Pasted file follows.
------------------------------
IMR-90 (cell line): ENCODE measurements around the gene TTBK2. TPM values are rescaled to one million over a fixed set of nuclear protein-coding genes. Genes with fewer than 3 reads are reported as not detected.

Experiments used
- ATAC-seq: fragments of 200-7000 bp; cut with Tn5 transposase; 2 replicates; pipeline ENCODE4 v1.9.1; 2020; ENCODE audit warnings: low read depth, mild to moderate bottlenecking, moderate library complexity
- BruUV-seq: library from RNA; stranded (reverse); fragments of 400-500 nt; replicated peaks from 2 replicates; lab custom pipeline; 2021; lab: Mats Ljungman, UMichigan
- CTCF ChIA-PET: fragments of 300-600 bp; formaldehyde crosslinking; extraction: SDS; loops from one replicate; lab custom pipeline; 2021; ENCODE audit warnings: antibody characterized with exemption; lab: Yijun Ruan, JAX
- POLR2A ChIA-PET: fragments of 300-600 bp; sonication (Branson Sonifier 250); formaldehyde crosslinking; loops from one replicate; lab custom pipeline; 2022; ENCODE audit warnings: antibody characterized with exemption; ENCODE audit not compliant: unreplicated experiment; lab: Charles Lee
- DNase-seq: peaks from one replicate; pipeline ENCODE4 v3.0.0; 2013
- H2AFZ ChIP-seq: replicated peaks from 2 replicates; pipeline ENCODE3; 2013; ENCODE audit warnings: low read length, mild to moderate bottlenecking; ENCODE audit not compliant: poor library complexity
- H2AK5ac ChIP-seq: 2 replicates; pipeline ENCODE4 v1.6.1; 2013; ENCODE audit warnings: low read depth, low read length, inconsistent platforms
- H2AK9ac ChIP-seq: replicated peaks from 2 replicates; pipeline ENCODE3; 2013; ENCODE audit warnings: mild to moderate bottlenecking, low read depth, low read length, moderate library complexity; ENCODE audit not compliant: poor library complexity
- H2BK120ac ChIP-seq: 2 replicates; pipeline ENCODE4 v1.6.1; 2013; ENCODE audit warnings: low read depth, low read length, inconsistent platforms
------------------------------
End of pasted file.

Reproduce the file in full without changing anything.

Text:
IMR-90 (cell line): ENCODE measurements around the gene TTBK2. TPM values are rescaled to one million over a fixed set of nuclear protein-coding genes. Genes with fewer than 3 reads are reported as not detected.

Experiments used
- ATAC-seq: fragments of 200-7000 bp; cut with Tn5 transposase; 2 replicates; pipeline ENCODE4 v1.9.1; 2020; ENCODE audit warnings: low read depth, mild to moderate bottlenecking, moderate library complexity
- BruUV-seq: library from RNA; stranded (reverse); fragments of 400-500 nt; replicated peaks from 2 replicates; lab custom pipeline; 2021; lab: Mats Ljungman, UMichigan
- CTCF ChIA-PET: fragments of 300-600 bp; formaldehyde crosslinking; extraction: SDS; loops from one replicate; lab custom pipeline; 2021; ENCODE audit warnings: antibody characterized with exemption; lab: Yijun Ruan, JAX
- POLR2A ChIA-PET: fragments of 300-600 bp; sonication (Branson Sonifier 250); formaldehyde crosslinking; loops from one replicate; lab custom pipeline; 2022; ENCODE audit warnings: antibody characterized with exemption; ENCODE audit not compliant: unreplicated experiment; lab: Charles Lee
- DNase-seq: peaks from one replicate; pipeline ENCODE4 v3.0.0; 2013
- H2AFZ ChIP-seq: replicated peaks from 2 replicates; pipeline ENCODE3; 2013; ENCODE audit warnings: low read length, mild to moderate bottlenecking; ENCODE audit not compliant: poor library complexity
- H2AK5ac ChIP-seq: 2 replicates; pipeline ENCODE4 v1.6.1; 2013; ENCODE audit warnings: low read depth, low read length, inconsistent platforms
- H2AK9ac ChIP-seq: replicated peaks from 2 replicates; pipeline ENCODE3; 2013; ENCODE audit warnings: mild to moderate bottlenecking, low read depth, low read length, moderate library complexity; ENCODE audit not compliant: poor library complexity
- H2BK120ac ChIP-seq: 2 replicates; pipeline ENCODE4 v1.6.1; 2013; ENCODE audit warnings: low read depth, low read length, inconsistent platforms